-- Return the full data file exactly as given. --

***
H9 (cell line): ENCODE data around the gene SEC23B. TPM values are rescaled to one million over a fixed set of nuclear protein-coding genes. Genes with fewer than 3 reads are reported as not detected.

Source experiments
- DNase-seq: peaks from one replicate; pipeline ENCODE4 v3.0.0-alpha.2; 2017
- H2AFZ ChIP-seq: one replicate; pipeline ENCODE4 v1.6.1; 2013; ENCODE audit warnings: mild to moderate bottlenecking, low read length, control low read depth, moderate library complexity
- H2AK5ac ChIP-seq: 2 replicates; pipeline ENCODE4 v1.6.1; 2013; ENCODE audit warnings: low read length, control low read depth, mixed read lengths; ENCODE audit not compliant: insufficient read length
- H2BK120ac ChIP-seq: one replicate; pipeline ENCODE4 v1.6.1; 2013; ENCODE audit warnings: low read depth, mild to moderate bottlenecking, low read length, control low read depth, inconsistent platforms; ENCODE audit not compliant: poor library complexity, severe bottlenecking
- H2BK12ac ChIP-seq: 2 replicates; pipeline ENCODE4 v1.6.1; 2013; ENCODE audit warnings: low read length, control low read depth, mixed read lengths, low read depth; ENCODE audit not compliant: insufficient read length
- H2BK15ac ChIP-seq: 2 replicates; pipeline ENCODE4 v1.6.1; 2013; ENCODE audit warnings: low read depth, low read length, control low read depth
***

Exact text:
H9 (cell line): ENCODE data around the gene SEC23B. TPM values are rescaled to one million over a fixed set of nuclear protein-coding genes. Genes with fewer than 3 reads are reported as not detected.

Source experiments
- DNase-seq: peaks from one replicate; pipeline ENCODE4 v3.0.0-alpha.2; 2017
- H2AFZ ChIP-seq: one replicate; pipeline ENCODE4 v1.6.1; 2013; ENCODE audit warnings: mild to moderate bottlenecking, low read length, control low read depth, moderate library complexity
- H2AK5ac ChIP-seq: 2 replicates; pipeline ENCODE4 v1.6.1; 2013; ENCODE audit warnings: low read length, control low read depth, mixed read lengths; ENCODE audit not compliant: insufficient read length
- H2BK120ac ChIP-seq: one replicate; pipeline ENCODE4 v1.6.1; 2013; ENCODE audit warnings: low read depth, mild to moderate bottlenecking, low read length, control low read depth, inconsistent platforms; ENCODE audit not compliant: poor library complexity, severe bottlenecking
- H2BK12ac ChIP-seq: 2 replicates; pipeline ENCODE4 v1.6.1; 2013; ENCODE audit warnings: low read length, control low read depth, mixed read lengths, low read depth; ENCODE audit not compliant: insufficient read length
- H2BK15ac ChIP-seq: 2 replicates; pipeline ENCODE4 v1.6.1; 2013; ENCODE audit warnings: low read depth, low read length, control low read depth